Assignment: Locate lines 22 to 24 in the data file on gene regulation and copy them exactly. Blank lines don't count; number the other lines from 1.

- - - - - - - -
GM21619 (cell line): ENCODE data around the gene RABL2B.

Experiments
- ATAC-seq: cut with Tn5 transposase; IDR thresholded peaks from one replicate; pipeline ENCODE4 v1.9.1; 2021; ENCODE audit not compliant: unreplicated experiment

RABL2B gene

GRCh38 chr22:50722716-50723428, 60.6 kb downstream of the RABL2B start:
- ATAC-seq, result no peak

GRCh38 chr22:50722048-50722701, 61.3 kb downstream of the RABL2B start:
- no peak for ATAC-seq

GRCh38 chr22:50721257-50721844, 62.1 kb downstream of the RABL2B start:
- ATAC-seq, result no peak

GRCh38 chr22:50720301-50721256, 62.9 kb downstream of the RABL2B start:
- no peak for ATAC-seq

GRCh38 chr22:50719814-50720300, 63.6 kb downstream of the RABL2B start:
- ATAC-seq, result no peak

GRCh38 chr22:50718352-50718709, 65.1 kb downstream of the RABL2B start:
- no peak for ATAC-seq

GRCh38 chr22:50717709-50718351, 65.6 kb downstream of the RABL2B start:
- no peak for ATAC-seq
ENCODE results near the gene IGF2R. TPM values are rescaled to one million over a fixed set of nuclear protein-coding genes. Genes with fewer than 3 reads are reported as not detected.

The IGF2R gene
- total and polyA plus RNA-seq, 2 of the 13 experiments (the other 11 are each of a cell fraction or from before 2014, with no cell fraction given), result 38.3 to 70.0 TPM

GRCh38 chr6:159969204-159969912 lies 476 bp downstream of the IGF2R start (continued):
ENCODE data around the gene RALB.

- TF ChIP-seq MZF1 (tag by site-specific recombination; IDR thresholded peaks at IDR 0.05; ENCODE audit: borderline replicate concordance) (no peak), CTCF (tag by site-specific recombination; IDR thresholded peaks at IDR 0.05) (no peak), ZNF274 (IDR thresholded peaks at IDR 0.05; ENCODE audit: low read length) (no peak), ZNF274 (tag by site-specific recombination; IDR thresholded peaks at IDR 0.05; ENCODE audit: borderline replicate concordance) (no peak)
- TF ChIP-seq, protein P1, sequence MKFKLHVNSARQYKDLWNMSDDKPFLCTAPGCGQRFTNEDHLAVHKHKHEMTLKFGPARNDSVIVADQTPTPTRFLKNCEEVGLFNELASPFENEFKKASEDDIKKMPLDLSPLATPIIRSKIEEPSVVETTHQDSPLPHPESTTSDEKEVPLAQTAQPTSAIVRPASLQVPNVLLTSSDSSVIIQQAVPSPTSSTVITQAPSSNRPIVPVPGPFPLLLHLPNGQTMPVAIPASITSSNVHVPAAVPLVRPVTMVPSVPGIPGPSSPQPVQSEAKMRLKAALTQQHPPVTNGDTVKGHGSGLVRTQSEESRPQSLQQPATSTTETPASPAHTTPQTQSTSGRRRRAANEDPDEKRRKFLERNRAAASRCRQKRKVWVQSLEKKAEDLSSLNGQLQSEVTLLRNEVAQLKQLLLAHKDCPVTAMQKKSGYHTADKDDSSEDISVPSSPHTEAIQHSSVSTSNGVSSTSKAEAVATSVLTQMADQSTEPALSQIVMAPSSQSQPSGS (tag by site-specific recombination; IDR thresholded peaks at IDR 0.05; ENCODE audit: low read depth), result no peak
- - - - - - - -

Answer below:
GRCh38 chr6:159969204-159969912 lies 476 bp downstream of the IGF2R start (continued):
ENCODE data around the gene RALB.

- TF ChIP-seq MZF1 (tag by site-specific recombination; IDR thresholded peaks at IDR 0.05; ENCODE audit: borderline replicate concordance) (no peak), CTCF (tag by site-specific recombination; IDR thresholded peaks at IDR 0.05) (no peak), ZNF274 (IDR thresholded peaks at IDR 0.05; ENCODE audit: low read length) (no peak), ZNF274 (tag by site-specific recombination; IDR thresholded peaks at IDR 0.05; ENCODE audit: borderline replicate concordance) (no peak)